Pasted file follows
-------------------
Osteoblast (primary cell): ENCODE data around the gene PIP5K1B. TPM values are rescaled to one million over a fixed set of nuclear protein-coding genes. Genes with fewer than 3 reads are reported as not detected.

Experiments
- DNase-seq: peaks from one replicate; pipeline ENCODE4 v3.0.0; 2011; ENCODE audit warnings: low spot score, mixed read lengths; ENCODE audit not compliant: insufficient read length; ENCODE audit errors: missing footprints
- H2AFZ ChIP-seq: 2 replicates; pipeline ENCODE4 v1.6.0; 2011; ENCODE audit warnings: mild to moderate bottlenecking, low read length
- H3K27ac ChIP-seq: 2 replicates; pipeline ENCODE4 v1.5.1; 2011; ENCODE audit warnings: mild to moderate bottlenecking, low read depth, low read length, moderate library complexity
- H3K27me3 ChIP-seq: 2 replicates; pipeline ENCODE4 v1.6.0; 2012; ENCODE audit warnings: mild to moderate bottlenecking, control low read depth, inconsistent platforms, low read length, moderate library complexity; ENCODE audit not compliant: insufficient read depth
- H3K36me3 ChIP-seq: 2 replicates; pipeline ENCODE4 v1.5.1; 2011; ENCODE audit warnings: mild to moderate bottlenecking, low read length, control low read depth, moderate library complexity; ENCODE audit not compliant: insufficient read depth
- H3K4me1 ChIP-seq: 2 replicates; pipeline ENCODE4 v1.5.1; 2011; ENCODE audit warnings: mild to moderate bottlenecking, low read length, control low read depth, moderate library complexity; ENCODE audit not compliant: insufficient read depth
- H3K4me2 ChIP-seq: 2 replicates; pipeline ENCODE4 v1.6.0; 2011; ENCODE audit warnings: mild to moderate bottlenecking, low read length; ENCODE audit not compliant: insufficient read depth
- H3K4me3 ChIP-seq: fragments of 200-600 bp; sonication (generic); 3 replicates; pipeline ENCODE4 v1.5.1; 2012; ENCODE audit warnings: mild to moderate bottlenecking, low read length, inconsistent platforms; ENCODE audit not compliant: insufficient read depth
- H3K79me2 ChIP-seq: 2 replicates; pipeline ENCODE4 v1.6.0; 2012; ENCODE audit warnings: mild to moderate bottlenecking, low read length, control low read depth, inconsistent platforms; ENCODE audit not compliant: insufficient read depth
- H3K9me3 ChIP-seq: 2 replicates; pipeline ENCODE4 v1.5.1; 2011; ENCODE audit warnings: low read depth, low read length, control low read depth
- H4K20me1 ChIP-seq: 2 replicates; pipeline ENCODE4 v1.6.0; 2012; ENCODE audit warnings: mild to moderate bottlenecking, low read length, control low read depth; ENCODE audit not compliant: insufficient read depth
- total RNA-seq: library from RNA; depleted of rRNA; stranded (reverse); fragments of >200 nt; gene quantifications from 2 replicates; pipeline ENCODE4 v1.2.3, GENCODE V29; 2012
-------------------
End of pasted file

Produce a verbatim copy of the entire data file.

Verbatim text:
Osteoblast (primary cell): ENCODE data around the gene PIP5K1B. TPM values are rescaled to one million over a fixed set of nuclear protein-coding genes. Genes with fewer than 3 reads are reported as not detected.

Experiments
- DNase-seq: peaks from one replicate; pipeline ENCODE4 v3.0.0; 2011; ENCODE audit warnings: low spot score, mixed read lengths; ENCODE audit not compliant: insufficient read length; ENCODE audit errors: missing footprints
- H2AFZ ChIP-seq: 2 replicates; pipeline ENCODE4 v1.6.0; 2011; ENCODE audit warnings: mild to moderate bottlenecking, low read length
- H3K27ac ChIP-seq: 2 replicates; pipeline ENCODE4 v1.5.1; 2011; ENCODE audit warnings: mild to moderate bottlenecking, low read depth, low read length, moderate library complexity
- H3K27me3 ChIP-seq: 2 replicates; pipeline ENCODE4 v1.6.0; 2012; ENCODE audit warnings: mild to moderate bottlenecking, control low read depth, inconsistent platforms, low read length, moderate library complexity; ENCODE audit not compliant: insufficient read depth
- H3K36me3 ChIP-seq: 2 replicates; pipeline ENCODE4 v1.5.1; 2011; ENCODE audit warnings: mild to moderate bottlenecking, low read length, control low read depth, moderate library complexity; ENCODE audit not compliant: insufficient read depth
- H3K4me1 ChIP-seq: 2 replicates; pipeline ENCODE4 v1.5.1; 2011; ENCODE audit warnings: mild to moderate bottlenecking, low read length, control low read depth, moderate library complexity; ENCODE audit not compliant: insufficient read depth
- H3K4me2 ChIP-seq: 2 replicates; pipeline ENCODE4 v1.6.0; 2011; ENCODE audit warnings: mild to moderate bottlenecking, low read length; ENCODE audit not compliant: insufficient read depth
- H3K4me3 ChIP-seq: fragments of 200-600 bp; sonication (generic); 3 replicates; pipeline ENCODE4 v1.5.1; 2012; ENCODE audit warnings: mild to moderate bottlenecking, low read length, inconsistent platforms; ENCODE audit not compliant: insufficient read depth
- H3K79me2 ChIP-seq: 2 replicates; pipeline ENCODE4 v1.6.0; 2012; ENCODE audit warnings: mild to moderate bottlenecking, low read length, control low read depth, inconsistent platforms; ENCODE audit not compliant: insufficient read depth
- H3K9me3 ChIP-seq: 2 replicates; pipeline ENCODE4 v1.5.1; 2011; ENCODE audit warnings: low read depth, low read length, control low read depth
- H4K20me1 ChIP-seq: 2 replicates; pipeline ENCODE4 v1.6.0; 2012; ENCODE audit warnings: mild to moderate bottlenecking, low read length, control low read depth; ENCODE audit not compliant: insufficient read depth
- total RNA-seq: library from RNA; depleted of rRNA; stranded (reverse); fragments of >200 nt; gene quantifications from 2 replicates; pipeline ENCODE4 v1.2.3, GENCODE V29; 2012